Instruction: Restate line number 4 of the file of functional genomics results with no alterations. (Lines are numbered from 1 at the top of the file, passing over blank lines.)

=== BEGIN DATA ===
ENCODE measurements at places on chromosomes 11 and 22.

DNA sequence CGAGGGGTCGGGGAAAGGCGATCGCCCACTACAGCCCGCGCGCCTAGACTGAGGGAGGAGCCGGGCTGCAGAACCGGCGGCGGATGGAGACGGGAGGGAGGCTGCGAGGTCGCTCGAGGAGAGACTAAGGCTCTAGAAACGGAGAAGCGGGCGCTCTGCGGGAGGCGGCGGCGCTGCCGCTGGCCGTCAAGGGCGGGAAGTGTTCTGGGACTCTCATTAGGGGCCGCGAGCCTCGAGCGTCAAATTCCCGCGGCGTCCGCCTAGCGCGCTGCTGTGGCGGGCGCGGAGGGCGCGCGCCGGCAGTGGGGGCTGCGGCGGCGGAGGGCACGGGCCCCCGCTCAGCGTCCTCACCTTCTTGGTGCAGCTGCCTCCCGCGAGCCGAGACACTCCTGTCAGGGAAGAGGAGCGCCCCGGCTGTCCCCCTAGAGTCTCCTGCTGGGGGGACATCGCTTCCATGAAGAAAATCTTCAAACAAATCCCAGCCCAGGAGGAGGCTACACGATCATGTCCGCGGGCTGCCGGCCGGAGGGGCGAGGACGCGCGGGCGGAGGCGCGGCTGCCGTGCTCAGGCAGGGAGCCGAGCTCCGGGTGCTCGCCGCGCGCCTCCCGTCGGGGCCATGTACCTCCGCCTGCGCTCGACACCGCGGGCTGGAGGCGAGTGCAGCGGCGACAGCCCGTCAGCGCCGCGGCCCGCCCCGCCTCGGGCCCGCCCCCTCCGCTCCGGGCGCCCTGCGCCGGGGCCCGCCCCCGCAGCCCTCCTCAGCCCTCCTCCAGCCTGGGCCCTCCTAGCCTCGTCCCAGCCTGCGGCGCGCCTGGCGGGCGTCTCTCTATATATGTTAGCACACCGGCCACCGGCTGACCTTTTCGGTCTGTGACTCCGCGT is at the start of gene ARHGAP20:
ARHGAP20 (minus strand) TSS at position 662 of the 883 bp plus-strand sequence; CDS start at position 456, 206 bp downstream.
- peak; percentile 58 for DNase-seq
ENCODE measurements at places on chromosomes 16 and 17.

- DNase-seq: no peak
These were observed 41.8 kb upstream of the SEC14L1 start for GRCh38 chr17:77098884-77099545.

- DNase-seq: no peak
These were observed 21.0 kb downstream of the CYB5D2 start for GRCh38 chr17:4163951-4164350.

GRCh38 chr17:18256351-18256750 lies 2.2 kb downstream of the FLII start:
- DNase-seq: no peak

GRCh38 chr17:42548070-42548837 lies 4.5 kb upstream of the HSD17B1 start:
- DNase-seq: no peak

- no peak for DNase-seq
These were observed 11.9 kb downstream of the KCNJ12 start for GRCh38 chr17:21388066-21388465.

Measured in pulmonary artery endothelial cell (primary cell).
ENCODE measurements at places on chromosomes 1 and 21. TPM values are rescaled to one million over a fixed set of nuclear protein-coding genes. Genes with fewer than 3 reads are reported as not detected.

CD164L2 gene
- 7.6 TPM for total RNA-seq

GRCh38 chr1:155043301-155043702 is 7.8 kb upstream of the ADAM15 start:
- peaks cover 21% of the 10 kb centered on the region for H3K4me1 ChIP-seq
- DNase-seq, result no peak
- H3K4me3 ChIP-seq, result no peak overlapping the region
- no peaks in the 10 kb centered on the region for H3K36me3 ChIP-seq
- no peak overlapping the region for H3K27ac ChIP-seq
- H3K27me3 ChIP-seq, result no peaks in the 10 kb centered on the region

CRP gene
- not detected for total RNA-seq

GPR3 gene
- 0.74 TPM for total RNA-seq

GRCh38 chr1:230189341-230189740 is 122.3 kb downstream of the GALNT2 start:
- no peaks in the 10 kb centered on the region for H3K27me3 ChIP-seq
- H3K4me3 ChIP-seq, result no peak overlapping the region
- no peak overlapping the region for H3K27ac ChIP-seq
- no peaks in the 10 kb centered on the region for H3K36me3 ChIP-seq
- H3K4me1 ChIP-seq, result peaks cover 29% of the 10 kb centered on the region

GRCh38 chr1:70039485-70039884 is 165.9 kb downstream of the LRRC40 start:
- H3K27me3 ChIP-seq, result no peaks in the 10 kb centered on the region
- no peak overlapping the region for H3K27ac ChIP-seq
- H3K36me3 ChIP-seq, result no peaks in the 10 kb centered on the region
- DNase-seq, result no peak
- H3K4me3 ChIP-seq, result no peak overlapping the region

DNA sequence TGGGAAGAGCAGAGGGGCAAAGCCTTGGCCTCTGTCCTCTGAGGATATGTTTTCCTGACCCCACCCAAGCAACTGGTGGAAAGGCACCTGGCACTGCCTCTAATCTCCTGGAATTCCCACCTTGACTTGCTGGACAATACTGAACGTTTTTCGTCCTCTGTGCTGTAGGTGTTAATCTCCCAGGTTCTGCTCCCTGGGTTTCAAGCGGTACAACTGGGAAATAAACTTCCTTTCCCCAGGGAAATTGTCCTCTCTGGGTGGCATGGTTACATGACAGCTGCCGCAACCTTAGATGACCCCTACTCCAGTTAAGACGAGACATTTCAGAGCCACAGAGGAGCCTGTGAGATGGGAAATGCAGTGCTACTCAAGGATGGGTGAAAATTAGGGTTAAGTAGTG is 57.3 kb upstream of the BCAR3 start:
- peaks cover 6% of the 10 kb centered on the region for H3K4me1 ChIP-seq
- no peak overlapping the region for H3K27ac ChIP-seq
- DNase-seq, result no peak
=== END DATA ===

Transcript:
- peak; percentile 58 for DNase-seq